Rising Strong: Mental Health & Resilience

episode artwork

Lisa K. Boehm

25 October 2023

16m 15s

A Powerful Question to Ask Yourself



In this episode, we're diving deep into the connection between our thoughts and the words we speak, and how they shape our mental health and resilience. Discover the power hidden within your own mind and language, and how they can be your allies in strengthening your mental well-being.

Hey there. I have a free downloadable and printable mental health checklist just for my listeners. It's a list of easy and simple tasks to keep your mental health on track. You can request that at bitly risingstrongchecklist. That's bit.ly/risingstrongchecklist

Now let's get started.

When I first thought about doing this podcast, I challenged myself to write down all my ideas, all of the people that I wanted to interview, all of the guest speakers who were experts, just to make sure that I had enough things to keep this podcast going for a while, to keep my listeners engaged.

Well, it didn't take me very long to come up with pages and pages of ideas. The problem, however, was figuring out the perfect topic for my first solo episode. I've actually recorded a whole pile of episodes which you might hear in the future, but they weren't quite perfect for the first one.

And then I realized that I needed to start back at the beginning of my journey to discover the first episode. So I want to share with you what I think is the most powerful question that we can ask ourselves on our journey through mental health.

Our journey with mental health. Mental health is one of those things that I think is with us all the time, right? It's like our physical health, but sometimes our physical health isn't great, just like sometimes our mental health isn't great, but it's always a part of who we are and our overall well being.

So if we go way back to the beginning of my mental health journey, as I shared in episode one, it really started with depression after the birth of my son in the form of postpartum depression. And I just remember feeling so stuck.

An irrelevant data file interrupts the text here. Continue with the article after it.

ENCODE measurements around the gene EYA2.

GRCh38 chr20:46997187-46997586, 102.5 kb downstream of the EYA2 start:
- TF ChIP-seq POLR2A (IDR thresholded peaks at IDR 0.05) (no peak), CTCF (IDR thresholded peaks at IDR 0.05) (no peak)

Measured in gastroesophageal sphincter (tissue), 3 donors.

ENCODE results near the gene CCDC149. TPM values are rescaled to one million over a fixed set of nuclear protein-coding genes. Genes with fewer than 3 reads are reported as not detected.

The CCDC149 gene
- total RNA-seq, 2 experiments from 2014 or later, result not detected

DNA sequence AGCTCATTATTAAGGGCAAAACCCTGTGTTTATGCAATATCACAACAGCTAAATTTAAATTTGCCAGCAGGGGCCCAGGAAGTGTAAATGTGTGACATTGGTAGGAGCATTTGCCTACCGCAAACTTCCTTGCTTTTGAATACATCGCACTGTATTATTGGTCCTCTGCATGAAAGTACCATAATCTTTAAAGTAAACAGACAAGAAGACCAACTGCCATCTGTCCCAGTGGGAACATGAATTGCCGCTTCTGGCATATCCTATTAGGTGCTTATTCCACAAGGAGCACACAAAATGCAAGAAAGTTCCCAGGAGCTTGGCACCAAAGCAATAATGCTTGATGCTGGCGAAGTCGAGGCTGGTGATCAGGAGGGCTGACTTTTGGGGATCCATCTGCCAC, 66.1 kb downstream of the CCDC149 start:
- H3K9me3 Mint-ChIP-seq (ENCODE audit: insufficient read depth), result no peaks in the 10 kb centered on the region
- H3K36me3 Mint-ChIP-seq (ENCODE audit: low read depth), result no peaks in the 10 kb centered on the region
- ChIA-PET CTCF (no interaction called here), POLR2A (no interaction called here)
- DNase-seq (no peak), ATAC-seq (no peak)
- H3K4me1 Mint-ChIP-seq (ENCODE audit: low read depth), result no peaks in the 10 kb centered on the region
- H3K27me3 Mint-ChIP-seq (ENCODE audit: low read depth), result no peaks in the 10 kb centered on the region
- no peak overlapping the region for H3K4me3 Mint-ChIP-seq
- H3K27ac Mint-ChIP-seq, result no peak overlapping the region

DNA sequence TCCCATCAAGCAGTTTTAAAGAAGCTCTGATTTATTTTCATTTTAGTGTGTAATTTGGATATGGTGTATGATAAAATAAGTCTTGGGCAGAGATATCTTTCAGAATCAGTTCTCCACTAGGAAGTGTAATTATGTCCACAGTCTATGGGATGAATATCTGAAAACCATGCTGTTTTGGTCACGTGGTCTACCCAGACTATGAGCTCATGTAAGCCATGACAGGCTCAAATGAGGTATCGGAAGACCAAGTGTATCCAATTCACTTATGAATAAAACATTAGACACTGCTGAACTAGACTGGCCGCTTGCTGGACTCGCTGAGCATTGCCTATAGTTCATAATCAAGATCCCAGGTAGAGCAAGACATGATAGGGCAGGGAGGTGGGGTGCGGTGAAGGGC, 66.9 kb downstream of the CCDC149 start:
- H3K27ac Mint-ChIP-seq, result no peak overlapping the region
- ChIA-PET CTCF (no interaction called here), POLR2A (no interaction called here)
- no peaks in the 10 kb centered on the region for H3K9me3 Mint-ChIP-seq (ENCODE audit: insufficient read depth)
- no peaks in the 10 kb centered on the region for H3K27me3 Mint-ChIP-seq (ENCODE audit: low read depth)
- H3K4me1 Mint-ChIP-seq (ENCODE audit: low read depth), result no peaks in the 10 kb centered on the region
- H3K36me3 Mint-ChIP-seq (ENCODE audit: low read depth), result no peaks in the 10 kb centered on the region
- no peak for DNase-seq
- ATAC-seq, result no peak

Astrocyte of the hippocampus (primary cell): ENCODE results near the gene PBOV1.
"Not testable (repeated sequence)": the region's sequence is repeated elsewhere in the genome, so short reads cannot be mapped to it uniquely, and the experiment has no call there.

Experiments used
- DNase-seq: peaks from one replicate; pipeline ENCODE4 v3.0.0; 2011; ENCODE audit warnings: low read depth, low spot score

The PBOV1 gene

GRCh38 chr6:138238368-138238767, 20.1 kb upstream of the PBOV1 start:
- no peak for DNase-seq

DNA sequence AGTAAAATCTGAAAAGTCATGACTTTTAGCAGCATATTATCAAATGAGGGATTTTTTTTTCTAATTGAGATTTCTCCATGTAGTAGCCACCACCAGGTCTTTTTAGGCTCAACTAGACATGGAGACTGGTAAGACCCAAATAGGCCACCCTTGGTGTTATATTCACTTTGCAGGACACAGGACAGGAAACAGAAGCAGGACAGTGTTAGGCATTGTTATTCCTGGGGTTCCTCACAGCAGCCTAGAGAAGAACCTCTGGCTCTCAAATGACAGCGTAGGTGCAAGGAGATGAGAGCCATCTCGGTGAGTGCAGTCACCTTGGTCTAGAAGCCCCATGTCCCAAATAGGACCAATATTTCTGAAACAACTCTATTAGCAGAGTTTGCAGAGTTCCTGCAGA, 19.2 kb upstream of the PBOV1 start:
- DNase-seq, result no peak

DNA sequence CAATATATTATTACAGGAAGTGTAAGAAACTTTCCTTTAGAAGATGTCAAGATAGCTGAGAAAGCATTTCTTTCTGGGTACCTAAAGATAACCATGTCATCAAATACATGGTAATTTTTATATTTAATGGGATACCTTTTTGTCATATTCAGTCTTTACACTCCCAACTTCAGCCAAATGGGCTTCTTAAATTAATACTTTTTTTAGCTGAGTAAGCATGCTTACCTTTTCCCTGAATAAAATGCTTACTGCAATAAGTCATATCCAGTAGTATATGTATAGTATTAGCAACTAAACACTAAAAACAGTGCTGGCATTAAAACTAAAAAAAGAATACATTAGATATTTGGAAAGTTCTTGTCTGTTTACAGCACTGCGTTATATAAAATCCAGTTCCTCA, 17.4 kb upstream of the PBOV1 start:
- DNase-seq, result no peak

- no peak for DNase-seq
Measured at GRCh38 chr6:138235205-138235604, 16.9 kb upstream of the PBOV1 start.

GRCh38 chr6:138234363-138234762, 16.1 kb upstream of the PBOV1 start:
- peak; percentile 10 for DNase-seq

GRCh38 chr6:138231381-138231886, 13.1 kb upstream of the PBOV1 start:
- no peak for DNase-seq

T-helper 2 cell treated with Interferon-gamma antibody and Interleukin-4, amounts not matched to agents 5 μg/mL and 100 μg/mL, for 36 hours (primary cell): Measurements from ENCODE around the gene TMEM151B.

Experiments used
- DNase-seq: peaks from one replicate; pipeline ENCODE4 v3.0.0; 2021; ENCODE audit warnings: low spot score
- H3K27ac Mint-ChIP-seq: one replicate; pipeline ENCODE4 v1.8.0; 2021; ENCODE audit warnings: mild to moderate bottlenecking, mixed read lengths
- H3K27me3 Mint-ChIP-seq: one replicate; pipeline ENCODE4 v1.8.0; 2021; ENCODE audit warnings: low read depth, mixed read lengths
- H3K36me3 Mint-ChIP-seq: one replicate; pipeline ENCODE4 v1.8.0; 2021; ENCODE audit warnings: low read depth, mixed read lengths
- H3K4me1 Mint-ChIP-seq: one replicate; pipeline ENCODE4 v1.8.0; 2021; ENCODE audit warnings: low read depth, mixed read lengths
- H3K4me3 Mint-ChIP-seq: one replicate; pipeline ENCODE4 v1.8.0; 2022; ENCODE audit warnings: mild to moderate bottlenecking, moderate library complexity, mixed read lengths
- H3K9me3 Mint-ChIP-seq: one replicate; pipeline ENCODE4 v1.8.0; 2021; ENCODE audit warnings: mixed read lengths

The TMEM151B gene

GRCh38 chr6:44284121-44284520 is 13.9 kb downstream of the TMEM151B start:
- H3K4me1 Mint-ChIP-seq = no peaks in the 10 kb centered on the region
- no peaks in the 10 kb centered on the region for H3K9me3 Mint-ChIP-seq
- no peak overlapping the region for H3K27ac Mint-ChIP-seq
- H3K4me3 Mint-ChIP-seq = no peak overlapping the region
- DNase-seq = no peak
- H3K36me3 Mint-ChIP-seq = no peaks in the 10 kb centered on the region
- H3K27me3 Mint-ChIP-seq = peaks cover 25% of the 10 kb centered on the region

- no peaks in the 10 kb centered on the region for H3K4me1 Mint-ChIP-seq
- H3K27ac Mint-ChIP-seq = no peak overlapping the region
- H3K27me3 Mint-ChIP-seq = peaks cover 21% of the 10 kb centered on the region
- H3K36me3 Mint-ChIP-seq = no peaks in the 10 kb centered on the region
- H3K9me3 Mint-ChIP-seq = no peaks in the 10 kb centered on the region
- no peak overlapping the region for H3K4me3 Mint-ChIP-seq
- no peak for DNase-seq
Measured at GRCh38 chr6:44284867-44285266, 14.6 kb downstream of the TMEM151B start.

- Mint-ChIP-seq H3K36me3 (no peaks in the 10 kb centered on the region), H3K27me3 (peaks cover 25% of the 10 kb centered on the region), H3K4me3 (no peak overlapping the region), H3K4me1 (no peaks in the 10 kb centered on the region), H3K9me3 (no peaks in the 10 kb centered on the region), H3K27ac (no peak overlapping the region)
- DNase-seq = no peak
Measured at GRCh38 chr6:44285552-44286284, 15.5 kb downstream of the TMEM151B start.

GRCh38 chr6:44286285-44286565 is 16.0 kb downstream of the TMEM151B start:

And over time, I realized I felt stuck because I was doing the same thing over and over and over every single day, expecting my outcome to be different, to somehow feel different, even though I was doing the same things every day. I mean, now to say that it sounds ridiculous, but when you're in it, I think that's just how we feel. Like tomorrow I'm going to wake up and I'm going to feel better. Tomorrow I'm going to wake up and the situation isn't going to be so bleak.

But I think what we forget is that to change the outcome, we have to change what we're doing. And in order to change what we're doing, we have to change what we're thinking, what we're saying.

So as I said, my journey started with postpartum depression. And I think anybody here who's either experienced it or is there right now gets it. New parenting is hard.

I was blessed with a little girl who honestly slept through the night as soon as she came home from the hospital. I would hear my friends complaining about the sleepless nights and their children crying or screaming through the night, colic, all kinds of things. And I secretly thought, what are they doing wrong? I put my baby in the crib, walk away, and she sleeps for 12 hours. I nurse her in the morning, she sleeps for another five. I got more stuff done in the first year of my daughter's life than probably my entire adulthood.

And then I had a second baby, a real baby. A real baby who doesn't sleep through the night and was quickly in a situation where I was getting, if I was lucky, 3 hours of sleep a night.